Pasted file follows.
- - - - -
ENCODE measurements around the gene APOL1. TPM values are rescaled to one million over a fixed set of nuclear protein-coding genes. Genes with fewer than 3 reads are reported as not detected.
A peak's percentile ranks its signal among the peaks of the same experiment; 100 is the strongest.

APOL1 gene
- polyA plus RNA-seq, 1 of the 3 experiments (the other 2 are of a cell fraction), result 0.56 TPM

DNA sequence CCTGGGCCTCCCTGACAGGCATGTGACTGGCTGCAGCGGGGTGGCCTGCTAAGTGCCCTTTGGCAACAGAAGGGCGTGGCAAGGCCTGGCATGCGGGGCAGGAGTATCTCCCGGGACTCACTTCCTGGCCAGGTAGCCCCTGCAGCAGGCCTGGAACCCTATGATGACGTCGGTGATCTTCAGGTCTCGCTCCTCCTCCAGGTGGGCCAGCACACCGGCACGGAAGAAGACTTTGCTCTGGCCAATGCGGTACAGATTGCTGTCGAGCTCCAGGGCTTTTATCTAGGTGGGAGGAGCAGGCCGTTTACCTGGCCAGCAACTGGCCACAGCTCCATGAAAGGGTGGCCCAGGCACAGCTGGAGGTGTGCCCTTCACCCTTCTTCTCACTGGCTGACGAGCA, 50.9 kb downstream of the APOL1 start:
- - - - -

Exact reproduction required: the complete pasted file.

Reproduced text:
ENCODE measurements around the gene APOL1. TPM values are rescaled to one million over a fixed set of nuclear protein-coding genes. Genes with fewer than 3 reads are reported as not detected.
A peak's percentile ranks its signal among the peaks of the same experiment; 100 is the strongest.

APOL1 gene
- polyA plus RNA-seq, 1 of the 3 experiments (the other 2 are of a cell fraction), result 0.56 TPM

DNA sequence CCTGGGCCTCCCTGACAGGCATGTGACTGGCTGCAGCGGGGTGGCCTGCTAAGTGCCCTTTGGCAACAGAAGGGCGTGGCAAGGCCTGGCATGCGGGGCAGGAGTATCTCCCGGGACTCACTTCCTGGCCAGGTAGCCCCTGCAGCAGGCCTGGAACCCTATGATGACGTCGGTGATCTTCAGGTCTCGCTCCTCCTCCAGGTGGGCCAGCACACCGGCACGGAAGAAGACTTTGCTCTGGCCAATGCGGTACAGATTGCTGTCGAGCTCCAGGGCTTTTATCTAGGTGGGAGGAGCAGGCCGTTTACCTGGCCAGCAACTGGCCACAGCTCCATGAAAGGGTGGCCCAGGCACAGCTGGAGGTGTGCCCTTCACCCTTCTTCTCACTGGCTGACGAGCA, 50.9 kb downstream of the APOL1 start: